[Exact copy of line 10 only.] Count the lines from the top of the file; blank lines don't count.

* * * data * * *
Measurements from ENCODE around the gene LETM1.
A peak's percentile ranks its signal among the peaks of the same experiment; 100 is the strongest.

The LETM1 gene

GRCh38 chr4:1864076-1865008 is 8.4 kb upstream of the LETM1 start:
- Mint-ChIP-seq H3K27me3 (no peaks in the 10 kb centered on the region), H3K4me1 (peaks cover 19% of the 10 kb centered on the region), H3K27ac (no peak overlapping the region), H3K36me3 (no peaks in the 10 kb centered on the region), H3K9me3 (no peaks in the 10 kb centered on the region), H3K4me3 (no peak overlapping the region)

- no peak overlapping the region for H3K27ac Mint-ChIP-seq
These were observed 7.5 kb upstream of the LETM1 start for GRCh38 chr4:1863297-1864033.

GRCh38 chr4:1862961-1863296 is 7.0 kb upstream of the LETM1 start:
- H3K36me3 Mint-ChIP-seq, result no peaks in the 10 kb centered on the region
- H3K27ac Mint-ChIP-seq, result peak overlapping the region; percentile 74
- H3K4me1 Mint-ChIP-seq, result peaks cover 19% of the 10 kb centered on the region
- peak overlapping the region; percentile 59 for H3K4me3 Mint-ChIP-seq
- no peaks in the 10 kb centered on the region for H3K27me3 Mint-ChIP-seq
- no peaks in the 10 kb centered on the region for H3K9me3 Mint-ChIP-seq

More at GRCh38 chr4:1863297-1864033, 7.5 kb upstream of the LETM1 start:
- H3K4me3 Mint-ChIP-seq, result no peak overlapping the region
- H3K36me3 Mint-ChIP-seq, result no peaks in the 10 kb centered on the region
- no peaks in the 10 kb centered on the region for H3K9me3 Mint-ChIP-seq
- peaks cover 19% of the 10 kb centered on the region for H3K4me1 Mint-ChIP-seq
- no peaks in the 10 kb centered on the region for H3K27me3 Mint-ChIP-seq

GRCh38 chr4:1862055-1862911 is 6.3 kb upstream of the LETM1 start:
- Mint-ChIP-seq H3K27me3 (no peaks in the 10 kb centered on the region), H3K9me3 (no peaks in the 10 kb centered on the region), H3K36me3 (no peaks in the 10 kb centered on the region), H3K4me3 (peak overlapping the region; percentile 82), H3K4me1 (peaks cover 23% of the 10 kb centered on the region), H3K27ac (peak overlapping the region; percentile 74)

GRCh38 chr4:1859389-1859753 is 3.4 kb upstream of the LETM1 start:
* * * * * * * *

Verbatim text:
- H3K27ac Mint-ChIP-seq, result peak overlapping the region; percentile 74